Lawrence Block's Five Books to Read More Than Once
I get a fair amount of reader mail, not surprising in this electronic age, especially since I make my email address (email@example.com) readily accessible. It's mostly composed of nice people saying nice things, so I enjoy it, but I especially welcome the occasional email from a fan who's reading a book or series of mine for the second or third or fourth time. In recent years I've found myself doing more rereading than reading, returning to favorite novels to renew old acquaintances. Not every book that succeeds on first reading can stand up to repeat visits—suspense is obviously less a factor when one's been there before—and I don't know that I can define what makes a book pleasurable a second time around. What I do know is that I can but hope some of my books possess this indefinable element.
Here are five that have it for me.
"The Year of the French" by Thomas Flanagan
This is the first volume of Flanagan's Irish trilogy, set at the time of the 1798 Rising. The succeeding books, The Tenants of Time and The End of the Hunt, are also superb, but they are a good deal less accessible, and I haven't returned to them in the same fashion. It's rare that an historical novel manages to be both a gripping read and genuine literature, but Flanagan makes it look easy. The ending is heartbreaking—I said it was Irish, didn't I?—and each time I read it, I hope it'll have a different ending this time.
"The Queen's Gambit" by Walter Tevis
The story of Beth Harmon, a young orphan who blossoms as a chess prodigy. Tevis, a wonderful writer (The Hustler, The Man Who Fell to Earth), was an impassioned chess player, but you don't even have to know how the pieces move to find this novel moving and engrossing. I've read it four or five times over the years, and—God willing and the creek don't rise—expect to return to it again.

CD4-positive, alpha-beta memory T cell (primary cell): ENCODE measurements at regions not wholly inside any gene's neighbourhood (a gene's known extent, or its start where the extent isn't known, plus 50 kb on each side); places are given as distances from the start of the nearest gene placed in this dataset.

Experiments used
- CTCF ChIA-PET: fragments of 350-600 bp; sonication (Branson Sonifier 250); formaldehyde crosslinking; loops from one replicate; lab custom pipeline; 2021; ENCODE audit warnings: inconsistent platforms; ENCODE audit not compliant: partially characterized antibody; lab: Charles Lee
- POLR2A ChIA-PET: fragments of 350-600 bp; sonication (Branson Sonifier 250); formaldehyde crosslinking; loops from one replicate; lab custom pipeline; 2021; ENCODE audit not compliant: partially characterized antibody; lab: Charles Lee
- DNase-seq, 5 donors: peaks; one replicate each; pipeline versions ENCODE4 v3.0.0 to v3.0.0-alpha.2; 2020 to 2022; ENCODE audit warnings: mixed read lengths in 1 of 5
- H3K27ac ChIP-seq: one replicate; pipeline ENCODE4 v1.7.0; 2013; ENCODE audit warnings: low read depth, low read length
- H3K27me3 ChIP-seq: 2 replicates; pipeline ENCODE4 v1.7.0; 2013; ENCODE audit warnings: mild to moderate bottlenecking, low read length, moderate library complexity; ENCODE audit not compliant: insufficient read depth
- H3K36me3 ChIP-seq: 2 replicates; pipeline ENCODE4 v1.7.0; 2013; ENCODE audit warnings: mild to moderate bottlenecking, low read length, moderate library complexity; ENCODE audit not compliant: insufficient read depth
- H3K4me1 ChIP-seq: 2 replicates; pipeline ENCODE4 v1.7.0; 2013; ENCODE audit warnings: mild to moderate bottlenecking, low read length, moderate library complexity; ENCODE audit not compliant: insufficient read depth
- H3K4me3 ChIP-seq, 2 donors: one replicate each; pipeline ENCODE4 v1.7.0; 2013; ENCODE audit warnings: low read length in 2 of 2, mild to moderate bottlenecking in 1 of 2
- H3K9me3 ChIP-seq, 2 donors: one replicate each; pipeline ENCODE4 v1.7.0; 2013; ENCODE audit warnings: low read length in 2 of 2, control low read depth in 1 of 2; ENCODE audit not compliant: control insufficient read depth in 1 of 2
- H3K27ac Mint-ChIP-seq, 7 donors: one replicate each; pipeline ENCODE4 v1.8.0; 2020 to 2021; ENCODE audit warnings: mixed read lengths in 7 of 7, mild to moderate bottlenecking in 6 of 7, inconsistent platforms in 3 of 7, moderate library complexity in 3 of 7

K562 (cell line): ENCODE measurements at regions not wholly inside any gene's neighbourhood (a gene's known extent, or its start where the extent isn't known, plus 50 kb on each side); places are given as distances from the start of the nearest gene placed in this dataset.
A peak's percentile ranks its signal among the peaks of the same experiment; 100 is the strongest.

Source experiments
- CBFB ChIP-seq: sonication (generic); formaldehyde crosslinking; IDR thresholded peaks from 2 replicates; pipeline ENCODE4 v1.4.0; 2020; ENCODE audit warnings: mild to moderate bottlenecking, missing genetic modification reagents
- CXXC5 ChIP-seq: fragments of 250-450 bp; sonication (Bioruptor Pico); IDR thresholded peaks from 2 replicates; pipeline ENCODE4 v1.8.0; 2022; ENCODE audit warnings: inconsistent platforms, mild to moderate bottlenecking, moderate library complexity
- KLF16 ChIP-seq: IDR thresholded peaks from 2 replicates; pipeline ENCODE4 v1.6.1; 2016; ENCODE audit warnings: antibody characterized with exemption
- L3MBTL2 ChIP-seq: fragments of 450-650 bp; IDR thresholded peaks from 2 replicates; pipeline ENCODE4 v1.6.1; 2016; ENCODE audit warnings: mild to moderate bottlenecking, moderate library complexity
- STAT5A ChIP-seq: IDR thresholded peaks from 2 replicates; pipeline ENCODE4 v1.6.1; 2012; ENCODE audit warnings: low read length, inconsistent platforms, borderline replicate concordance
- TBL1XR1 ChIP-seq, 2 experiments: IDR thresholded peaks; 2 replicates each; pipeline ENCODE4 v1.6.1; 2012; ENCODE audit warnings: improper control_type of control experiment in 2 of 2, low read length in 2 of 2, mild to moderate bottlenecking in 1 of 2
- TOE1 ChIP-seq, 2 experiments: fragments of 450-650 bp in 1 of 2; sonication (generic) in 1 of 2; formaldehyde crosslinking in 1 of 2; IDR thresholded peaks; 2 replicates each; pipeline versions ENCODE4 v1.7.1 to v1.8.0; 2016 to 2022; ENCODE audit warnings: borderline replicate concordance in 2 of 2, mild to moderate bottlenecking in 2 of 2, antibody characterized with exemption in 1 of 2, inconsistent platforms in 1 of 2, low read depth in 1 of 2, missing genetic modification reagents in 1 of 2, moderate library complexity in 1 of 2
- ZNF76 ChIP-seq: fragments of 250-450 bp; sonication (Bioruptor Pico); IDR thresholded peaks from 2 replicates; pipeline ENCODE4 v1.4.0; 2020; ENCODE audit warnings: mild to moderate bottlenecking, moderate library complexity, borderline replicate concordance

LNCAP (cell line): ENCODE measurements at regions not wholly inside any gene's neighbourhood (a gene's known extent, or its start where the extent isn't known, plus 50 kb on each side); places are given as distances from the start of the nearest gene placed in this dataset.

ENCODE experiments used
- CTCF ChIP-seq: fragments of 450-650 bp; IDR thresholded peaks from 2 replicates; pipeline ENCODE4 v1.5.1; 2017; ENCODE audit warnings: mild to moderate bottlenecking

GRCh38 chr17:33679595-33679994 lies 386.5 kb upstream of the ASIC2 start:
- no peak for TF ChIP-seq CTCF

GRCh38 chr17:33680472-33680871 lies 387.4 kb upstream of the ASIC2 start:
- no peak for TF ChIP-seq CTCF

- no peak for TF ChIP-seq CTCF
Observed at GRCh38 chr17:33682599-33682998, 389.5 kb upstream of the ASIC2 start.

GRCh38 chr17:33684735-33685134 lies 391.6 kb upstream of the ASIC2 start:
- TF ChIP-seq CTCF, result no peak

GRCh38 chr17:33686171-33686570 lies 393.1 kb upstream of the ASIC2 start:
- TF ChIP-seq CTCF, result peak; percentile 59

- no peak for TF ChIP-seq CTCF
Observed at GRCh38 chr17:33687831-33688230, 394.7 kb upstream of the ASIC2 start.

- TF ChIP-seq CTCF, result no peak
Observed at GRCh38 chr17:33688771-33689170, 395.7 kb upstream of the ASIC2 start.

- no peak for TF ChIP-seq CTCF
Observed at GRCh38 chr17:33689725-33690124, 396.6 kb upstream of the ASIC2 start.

"Ten North Frederick" by John O'Hara
Critics like to exclaim over O'Hara's short stories and his first novel, Appointment in Samarra, and it's not hard to see why; they don't have to read as much. O'Hara's a favorite writer of mine, and I would argue that he got better with age, and that his longer novels, including this one along with From the Terrace and A Rage to Live, are his best work. It seems to me that he conveyed American lives in the whole as no other writer has managed to do before or since. Has anyone ever written better dialogue? I don't think so.
"Butcher's Moon" by Richard Stark
As Stark, my old friend Donald E. Westlake wrote almost two dozen books about a career criminal named Parker. Every one of them is wonderful, and infinitely re-readable; it doesn't seem to matter that one remembers the story and knows how it's going to turn out. (Badly, more often than not.) I could pick any book in the series, but I'll stick with Butcher's Moon because this was where the series ended—until Don picked it up after many years and showed that neither he nor Parker had lost a step. It's longer than the other books, and brings in characters from all the earlier volumes, and—well, it's a hell of a read, no matter how many times I've already read it.
"The Killer Angels" by Michael Shaara
The brilliant novel of the Battle of Gettysburg, and thus the second historical novel on my list—which is odd, because I don't often enjoy historical fiction, and wouldn't dream of attempting to write it myself. They have to be remarkable to get my vote, and this Pulitzer Prize winner is emphatically that. An interesting note: Jeff Shaara, the author's son, was coaxed into writing a prequel (Gods and Generals) and sequel (The Last Full Measure) to his late father's book, and emerged as a brilliant writer of military historical fiction. I've read almost all of his books, but there's something about his father's book that makes it my choice for repeat visits.
About Lawrence Block
Lawrence Block has been writing award-winning mystery and suspense fiction for half a century. His newest book, pitched by his Hollywood agent as “James M. Cain on Viagra,” is The Girl with the Deep Blue Eyes. His other recent recent novels include The Burglar Who Counted The Spoons, featuring Bernie Rhodenbarr; Hit Me, featuring philatelist and assassin Keller; and A Drop Of The Hard Stuff, featuring Matthew Scudder, brilliantly embodied by Liam Neeson in the new film, A Walk Among The Tombstones. Several of his other books have also been filmed, although not terribly well. He's well known for his books for writers, including the classic Telling Lies For Fun & Profit and Write For Your Life, and has just published a collection of his writings about the mystery genre and its practitioners, The Crime Of Our Lives. In addition to prose works, he has written episodic television (Tilt!) and the Wong Kar-wai film, My Blueberry Nights. He is a modest and humble fellow, although you would never guess as much from this biographical note. Photo credit: Mary Reagan